PATENT FUNDAMENTALS FOR ENGINEERS Joseph P. Hamilton
Agenda <ul><li>Intellectual Property </li></ul><ul><li>Patent History </li></ul><ul><li>Patent Rights </li></ul><ul><li>Re...
<ul><li>Patents </li></ul><ul><ul><li>new, useful and non-obvious process, machine, product, or composition of matter </li...
Why pursue patents? <ul><li>Protect core technology  </li></ul><ul><li>Potential to dominate field </li></ul><ul><li>Licen...
The First Patent <ul><li>July 31, 1790: granted to Samuel Hopkins, &quot;the making of Pot ash and Pearl ash by a new Appa...
Public Bargain <ul><li>“ The Patent System added the fuel of interest to the fire of genius.” </li></ul><ul><ul><li>- Abra...
Requirements for Patentability <ul><li>useful (utility) </li></ul><ul><li>new (novelty) </li></ul><ul><li>non-obvious </li...
Interesting Issued Patents
 
Title Patent No./Issue date Inventor(s) Serial No. Filing Date References cited Abstract Representative Figure
PATENT FUNDAMENTALS FOR ENGINEERS Joseph P. Hamilton [email_address] 310-788-9900 Questions? See the full  webinar .
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Patent Fundamentals for Engineers

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Chemical Engineers can learn how to document your inventions and then communicate with your technology transfer office or patent counsel to ensure your inventions obtain effective patent protection.

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Transcript of "Patent Fundamentals for Engineers"

  1. 1. PATENT FUNDAMENTALS FOR ENGINEERS Joseph P. Hamilton
  2. 2. Agenda <ul><li>Intellectual Property </li></ul><ul><li>Patent History </li></ul><ul><li>Patent Rights </li></ul><ul><li>Requirements for Patenting </li></ul><ul><li>Parts of Patent </li></ul>
  3. 3. <ul><li>Patents </li></ul><ul><ul><li>new, useful and non-obvious process, machine, product, or composition of matter </li></ul></ul><ul><li>Trademarks </li></ul><ul><ul><li>name, word, or symbol to identify source of goods or services (consumers' perspective) </li></ul></ul><ul><li>Copyrights </li></ul><ul><ul><li>expression of an idea fixed in a tangible form </li></ul></ul><ul><li>Trade Secrets </li></ul><ul><ul><li>information, not publicly known and offers a competitive advantage </li></ul></ul>Intellectual Property Rights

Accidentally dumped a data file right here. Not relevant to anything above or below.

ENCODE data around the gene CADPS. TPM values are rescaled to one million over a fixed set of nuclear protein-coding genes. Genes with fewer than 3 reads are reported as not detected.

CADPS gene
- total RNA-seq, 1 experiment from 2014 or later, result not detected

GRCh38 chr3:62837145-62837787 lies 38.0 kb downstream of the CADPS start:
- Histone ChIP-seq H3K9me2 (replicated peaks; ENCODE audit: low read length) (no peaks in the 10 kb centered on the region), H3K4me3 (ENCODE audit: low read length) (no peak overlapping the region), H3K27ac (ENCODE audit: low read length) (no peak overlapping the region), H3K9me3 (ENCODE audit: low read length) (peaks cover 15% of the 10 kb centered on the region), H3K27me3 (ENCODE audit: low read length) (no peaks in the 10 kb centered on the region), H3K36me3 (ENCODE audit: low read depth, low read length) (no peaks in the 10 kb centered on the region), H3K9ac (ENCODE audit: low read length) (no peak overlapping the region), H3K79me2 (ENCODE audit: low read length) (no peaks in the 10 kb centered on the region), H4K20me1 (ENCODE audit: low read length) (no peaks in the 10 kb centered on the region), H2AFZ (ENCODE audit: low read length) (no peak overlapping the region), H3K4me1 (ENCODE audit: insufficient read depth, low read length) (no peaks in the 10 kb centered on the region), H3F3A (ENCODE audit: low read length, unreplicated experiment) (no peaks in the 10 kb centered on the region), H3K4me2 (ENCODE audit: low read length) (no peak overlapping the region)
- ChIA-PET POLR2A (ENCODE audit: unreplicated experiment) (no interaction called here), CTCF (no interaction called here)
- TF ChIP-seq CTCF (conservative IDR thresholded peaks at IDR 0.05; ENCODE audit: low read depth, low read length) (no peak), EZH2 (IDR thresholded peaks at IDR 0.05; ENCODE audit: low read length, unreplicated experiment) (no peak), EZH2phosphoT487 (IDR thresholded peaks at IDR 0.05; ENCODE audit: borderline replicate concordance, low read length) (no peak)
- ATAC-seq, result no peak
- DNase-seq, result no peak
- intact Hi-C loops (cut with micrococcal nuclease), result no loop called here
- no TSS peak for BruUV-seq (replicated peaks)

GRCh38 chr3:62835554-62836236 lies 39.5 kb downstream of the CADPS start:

4. 4. Why pursue patents? <ul><li>Protect core technology </li></ul><ul><li>Potential to dominate field </li></ul><ul><li>Licensing revenue </li></ul><ul><li>Create prior art </li></ul><ul><li>Bargaining chips </li></ul>
  5. 5. The First Patent <ul><li>July 31, 1790: granted to Samuel Hopkins, &quot;the making of Pot ash and Pearl ash by a new Apparatus and Process.&quot; </li></ul>
  6. 6. Public Bargain <ul><li>“ The Patent System added the fuel of interest to the fire of genius.” </li></ul><ul><ul><li>- Abraham Lincoln </li></ul></ul><ul><li>&quot;[T]he right to exclude&quot; for a limited term </li></ul><ul><li>in exchange for, </li></ul><ul><li>public disclosure of how to make and use the invention. </li></ul>
  7. 7. Requirements for Patentability <ul><li>useful (utility) </li></ul><ul><li>new (novelty) </li></ul><ul><li>non-obvious </li></ul><ul><li>patentable subject matter - process, machine, product, or composition of matter </li></ul><ul><li>sufficient disclosure – described, enabled, best mode </li></ul>
  8. 8. Interesting Issued Patents
  9. 10. Title Patent No./Issue date Inventor(s) Serial No. Filing Date References cited Abstract Representative Figure
  10. 11. PATENT FUNDAMENTALS FOR ENGINEERS Joseph P. Hamilton [email_address] 310-788-9900 Questions? See the full webinar .
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